Operating Budget

The FY 2018 operating budget reflects an increase of state and federal reimbursements, which will enable NJ TRANSIT to meet the agency’s projected expenses this fiscal year.  Approximately 61 percent of the operating budget is dedicated to labor and fringe benefits costs.  Other significant expenses include materials and supplies and purchased transportation, which equal 25 percent of the operating budget.

Overall passenger revenue and commercial revenue represents approximately 51 percent of the total revenue.

Capital Program

The FY 2018 capital program continues to prioritize investment in infrastructure to maintain an overall state of good repair, enhance safety and reliability, and improve the overall customer experience on the system.

With the FY 2018 capital program, NJ TRANSIT continues its financial commitment to Positive Train Control.

The program continues to invest in railroad bridge rehabilitation, track replacement, signal upgrades, repairs to overhead power lines and electric substations as well as investments into the state-of-good-repair of the Northeast Corridor (NEC),
the agency’s most utilized rail line.

Approximately 53 percent of the program funds the basic capital program improvements needed to maintain and improve the transit system, including $201 million in rail infrastructure needs and $109 million in rail rolling stock improvements.

Other highlights of the program include $47 million in rail station improvements:  $3 million for Cranford Station; $9 million for Elizabeth Station; $18 million for Perth Amboy Station; $2 million for Roselle Park Station; and $6 million for other station and terminal improvements, inspections and repairs.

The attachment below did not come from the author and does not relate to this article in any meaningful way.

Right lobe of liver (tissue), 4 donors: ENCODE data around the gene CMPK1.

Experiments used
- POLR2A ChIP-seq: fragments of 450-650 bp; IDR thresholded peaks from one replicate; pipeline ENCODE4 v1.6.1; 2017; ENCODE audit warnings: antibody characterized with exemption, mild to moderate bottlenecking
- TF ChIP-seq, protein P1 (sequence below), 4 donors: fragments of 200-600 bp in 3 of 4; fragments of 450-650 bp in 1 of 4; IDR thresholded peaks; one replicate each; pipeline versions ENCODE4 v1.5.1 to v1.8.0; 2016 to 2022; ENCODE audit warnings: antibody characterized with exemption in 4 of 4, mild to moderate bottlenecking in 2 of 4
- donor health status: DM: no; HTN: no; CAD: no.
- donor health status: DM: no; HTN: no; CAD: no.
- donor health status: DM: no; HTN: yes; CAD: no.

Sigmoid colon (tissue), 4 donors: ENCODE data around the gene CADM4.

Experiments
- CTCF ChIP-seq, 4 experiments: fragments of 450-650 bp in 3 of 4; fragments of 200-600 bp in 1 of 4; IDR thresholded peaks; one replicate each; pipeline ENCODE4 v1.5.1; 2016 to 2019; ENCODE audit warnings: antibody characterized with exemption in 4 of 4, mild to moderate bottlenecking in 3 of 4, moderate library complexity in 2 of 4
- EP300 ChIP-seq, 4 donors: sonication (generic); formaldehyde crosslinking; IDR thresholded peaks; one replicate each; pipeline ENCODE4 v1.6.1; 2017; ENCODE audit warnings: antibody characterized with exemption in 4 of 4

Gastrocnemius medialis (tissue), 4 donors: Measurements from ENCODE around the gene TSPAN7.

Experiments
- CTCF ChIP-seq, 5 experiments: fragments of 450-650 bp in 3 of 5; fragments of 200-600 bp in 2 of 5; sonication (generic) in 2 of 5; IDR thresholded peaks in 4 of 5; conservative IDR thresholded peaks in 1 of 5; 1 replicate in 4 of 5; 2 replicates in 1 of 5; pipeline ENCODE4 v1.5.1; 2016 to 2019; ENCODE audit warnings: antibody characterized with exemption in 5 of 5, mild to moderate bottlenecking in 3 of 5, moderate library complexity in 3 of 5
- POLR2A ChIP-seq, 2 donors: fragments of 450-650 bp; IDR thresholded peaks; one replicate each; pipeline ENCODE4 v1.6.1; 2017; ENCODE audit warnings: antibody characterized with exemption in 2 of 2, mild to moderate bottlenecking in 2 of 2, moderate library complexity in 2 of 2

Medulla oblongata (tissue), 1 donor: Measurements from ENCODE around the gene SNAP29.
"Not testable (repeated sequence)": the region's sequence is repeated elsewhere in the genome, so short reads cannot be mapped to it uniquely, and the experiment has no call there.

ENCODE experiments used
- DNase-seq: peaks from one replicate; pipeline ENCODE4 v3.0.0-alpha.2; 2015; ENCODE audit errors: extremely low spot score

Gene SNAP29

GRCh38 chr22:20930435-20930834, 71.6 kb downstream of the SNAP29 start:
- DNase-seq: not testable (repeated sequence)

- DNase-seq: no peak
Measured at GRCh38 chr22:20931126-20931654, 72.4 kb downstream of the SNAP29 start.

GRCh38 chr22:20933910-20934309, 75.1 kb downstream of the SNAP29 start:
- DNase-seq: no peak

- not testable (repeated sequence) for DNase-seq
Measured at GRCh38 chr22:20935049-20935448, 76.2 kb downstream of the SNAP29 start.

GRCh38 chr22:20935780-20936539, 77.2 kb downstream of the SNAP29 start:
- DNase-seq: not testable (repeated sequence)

The program also supports continued investment in the light rail system with $168 million being invested in bus and light rail infrastructure improvements: $99 million for replacement vehicles; $11 million for the Capital Asset Replacement Programs for both the Newark Light Rail and Hudson-Bergen Light Rail systems; and $17 million for bus passenger facilities and bus support facilities/equipment.

In addition, this budget allows for $86 million to be invested in system-wide improvements including: $9 million in technology improvements and $6 million for safety improvements; $33 million in system expansion improvements, including $29 million for Northern Branch Expansion and $4 million for the Hudson-Bergen Light Rail Route 440 Improvement.

Approximately 50 percent of the capital budget comes from the Transportation Trust Fund (TTF), with 47 percent from the Federal Transit Administration (FTA) and Federal Highway Administration (FHWA), and 3 percent from other sources.

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How Safe Are Our Crumbling Bridges And Vulnerable Buildings?

road work Milled asphalt being dumped